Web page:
What is the Geographic Distribution of Women Orthopaedic Surgeons Throughout the United States?

Talia R. Chapman, Benjamin Zmistowski, Sky Prestowitz, James J. Purtill, Antonia F. Chen

Research output: Contribution to journalArticlepeer-review

Abstract

BACKGROUND: Orthopaedic surgery has a shortage of women surgeons. An even geographic distribution of women orthopaedic surgeons may provide more uniform care to patients. However, little is known about the geographical distribution of women orthopaedic surgeons. QUESTIONS/PURPOSES: (1) Is there substantial geographic variation in the distribution of orthopaedic surgeons who are women? (2) How does the geographic distribution of women orthopaedic surgeons compare with that of other physicians? (3) What are the variables associated with increased region-based proportions of orthopaedic surgeons who are women? METHODS: To obtain a national snapshot of orthopaedic providers, two Medicare databases were used (Medicare Provider Utilization and Payment Data and Medicare's current and archived Physician Compare Data). These databases were used to identify physicians with self-reported specialties of "Orthopedic Surgeon," "Hand Surgeon," or "Sports Medicine" with at least 11 Medicare claims in 1 year for a single procedure type between 2012 and 2014. These databases are the only databases known to specifically report surgeon gender on a national scale and include physician demographics and education. The Dartmouth Atlas's hospital referral regions and United States Census Bureau divisions were used to group physicians by geographic region. The Gini coefficient, a measure of statistical dispersion, was used to quantify the regional distribution of orthopaedic surgeons. This was compared with the dispersion of non-orthopaedic physicians within the same Medicare databases. Surgeon and regional characteristics were correlated with the proportion of women orthopaedic surgeons in the region. RESULTS: There is substantial geographic variation in the distribution of orthopaedic surgeons who are women, ranging from 0% to 15%. There was a greater prevalence of women orthopaedic surgeons in New England (7.3%, 107 of 1469 surgeons) and the Pacific region (6.5%, 208 of 3196 surgeons) than in the South Atlantic (4.5%, 210 of 4618 surgeons) and East South Central regions (3.5%, 50 of 1442 surgeons). This represents a greater level of variation (Gini coefficient = 0.37) compared with other specialties (0.30 and 0.37) and compared with men orthopaedic surgeons (0.16). Variables independently associated with an increased prevalence of women orthopaedic surgeons based on hospital referral region were an increased proportion of currently practicing women physicians who graduated from medical schools in that region (beta = 0.03; p = 0.01), increased proportion of Medicaid-eligible patients (beta = 0.12; p = 0.002), increased proportion of regional population is black (beta = -0.06; p = 0.03), and increased regional supply of women physicians (beta = 0.26; p < 0.0001). CONCLUSIONS: Despite the recent increase in women orthopaedic surgeons nationally, gains have not been equally distributed throughout the United States. CLINICAL RELEVANCE: In other medical fields, gender diversity has been proven to be beneficial for patients. If this holds true in the field of orthopaedic surgery, we should be mindful of the geographic distribution of women orthopaedic surgeons as the percentage of these surgeons increases.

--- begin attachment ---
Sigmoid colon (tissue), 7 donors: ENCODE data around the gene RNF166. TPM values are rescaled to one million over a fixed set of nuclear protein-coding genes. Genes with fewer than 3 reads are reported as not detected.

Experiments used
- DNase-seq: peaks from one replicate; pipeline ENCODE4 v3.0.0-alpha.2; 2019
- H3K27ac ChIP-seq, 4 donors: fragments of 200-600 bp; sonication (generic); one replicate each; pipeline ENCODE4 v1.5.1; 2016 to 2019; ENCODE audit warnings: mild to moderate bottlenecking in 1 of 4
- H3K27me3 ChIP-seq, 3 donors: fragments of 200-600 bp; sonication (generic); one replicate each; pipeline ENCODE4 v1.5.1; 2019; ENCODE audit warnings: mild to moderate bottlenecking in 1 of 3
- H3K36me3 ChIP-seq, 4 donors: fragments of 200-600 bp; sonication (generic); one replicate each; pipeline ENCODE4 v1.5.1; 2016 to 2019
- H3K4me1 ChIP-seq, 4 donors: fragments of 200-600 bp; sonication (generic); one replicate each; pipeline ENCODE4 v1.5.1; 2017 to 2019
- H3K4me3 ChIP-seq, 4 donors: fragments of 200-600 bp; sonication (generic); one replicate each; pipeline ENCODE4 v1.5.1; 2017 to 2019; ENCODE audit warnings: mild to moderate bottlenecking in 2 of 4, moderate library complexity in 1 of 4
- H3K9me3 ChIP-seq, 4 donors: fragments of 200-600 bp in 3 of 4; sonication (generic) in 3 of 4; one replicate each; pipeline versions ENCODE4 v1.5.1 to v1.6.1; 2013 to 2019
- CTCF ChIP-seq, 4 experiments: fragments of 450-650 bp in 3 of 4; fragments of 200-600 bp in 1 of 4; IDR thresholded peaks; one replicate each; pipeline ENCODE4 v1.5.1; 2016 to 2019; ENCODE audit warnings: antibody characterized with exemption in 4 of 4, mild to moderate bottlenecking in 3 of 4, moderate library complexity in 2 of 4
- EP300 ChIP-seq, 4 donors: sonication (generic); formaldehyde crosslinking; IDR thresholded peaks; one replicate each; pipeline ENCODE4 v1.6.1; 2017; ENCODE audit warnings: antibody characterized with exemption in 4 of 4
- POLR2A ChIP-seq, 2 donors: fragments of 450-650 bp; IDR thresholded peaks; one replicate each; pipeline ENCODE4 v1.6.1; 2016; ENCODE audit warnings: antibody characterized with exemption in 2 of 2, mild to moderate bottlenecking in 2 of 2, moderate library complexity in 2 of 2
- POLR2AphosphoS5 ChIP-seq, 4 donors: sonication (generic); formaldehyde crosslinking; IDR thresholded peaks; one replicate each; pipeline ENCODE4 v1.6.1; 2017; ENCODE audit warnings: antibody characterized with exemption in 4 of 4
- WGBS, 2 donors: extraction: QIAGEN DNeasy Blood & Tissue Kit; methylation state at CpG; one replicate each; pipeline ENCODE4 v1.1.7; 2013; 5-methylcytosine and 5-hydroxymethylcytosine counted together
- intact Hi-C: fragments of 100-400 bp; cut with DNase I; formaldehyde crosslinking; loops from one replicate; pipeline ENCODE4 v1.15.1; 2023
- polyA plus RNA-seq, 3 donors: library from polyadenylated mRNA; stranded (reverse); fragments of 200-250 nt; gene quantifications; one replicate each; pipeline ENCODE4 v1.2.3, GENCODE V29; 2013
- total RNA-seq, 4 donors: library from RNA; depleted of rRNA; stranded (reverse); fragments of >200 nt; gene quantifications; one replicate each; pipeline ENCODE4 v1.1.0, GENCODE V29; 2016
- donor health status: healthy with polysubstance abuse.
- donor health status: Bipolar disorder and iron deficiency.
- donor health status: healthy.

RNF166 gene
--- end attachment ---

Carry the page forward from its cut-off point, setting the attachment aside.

Original languageEnglish
Pages (from-to)1529-1537
Number of pages9
JournalClinical orthopaedics and related research
Volume478
Issue number7
DOIs
StatePublished - Jul 1 2020

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